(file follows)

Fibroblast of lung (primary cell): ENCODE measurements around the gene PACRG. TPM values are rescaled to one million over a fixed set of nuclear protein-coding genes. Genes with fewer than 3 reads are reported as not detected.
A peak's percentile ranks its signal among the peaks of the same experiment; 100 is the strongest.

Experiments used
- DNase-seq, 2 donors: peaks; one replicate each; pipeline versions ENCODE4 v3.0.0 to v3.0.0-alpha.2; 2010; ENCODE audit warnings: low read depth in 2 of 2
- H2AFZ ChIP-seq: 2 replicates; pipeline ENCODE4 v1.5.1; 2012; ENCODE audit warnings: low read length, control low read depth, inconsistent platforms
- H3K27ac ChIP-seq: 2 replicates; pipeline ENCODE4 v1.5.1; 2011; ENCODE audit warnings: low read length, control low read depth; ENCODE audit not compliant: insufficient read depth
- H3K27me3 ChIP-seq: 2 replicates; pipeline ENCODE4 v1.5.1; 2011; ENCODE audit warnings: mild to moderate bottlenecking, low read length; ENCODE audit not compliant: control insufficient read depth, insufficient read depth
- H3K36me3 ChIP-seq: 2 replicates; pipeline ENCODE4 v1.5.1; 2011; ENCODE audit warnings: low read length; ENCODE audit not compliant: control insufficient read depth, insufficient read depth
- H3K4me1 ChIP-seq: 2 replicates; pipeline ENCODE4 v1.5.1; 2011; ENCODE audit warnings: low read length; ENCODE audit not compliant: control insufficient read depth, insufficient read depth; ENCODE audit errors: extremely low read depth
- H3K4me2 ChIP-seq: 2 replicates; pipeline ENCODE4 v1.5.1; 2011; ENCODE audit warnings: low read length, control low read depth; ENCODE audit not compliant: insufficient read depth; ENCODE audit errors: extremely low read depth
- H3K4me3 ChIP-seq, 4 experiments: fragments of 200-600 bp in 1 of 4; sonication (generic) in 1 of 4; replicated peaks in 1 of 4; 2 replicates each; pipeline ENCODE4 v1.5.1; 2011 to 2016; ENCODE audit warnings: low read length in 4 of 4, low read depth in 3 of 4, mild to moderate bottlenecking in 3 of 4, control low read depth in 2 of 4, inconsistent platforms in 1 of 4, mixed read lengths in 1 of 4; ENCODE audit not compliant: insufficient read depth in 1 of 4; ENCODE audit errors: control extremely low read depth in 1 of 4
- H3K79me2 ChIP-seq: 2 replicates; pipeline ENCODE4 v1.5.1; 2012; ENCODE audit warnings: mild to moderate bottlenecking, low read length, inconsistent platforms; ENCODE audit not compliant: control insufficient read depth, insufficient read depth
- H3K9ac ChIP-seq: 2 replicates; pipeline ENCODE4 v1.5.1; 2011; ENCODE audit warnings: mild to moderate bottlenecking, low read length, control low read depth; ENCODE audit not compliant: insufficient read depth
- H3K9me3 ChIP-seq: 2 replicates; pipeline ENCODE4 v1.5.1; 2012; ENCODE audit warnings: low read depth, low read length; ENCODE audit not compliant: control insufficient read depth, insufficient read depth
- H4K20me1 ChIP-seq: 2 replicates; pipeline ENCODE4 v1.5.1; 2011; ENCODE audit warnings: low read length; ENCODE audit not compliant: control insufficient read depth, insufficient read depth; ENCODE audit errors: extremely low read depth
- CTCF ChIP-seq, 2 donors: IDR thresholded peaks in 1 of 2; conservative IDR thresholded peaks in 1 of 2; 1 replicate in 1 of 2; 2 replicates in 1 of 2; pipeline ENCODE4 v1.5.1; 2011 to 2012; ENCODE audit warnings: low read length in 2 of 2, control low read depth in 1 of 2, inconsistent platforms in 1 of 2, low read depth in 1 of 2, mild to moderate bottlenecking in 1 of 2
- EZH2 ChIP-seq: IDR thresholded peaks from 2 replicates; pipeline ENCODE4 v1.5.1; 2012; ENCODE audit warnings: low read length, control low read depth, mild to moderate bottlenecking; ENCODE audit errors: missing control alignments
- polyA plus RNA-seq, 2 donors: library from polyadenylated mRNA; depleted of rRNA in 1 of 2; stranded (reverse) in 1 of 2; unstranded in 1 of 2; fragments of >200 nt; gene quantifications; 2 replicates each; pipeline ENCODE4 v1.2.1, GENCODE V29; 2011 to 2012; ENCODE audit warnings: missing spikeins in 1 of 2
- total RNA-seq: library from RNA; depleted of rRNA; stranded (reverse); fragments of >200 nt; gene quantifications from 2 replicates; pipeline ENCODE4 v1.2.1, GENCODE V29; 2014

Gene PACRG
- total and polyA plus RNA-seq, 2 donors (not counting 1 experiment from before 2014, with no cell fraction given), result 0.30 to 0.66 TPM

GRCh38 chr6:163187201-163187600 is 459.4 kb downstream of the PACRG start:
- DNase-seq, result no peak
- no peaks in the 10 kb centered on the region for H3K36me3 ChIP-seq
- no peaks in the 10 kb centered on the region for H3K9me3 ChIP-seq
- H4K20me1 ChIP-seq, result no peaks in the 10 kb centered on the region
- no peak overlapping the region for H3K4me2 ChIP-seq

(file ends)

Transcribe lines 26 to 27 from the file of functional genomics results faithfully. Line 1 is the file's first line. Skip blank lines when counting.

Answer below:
- H4K20me1 ChIP-seq, result no peaks in the 10 kb centered on the region
- no peak overlapping the region for H3K4me2 ChIP-seq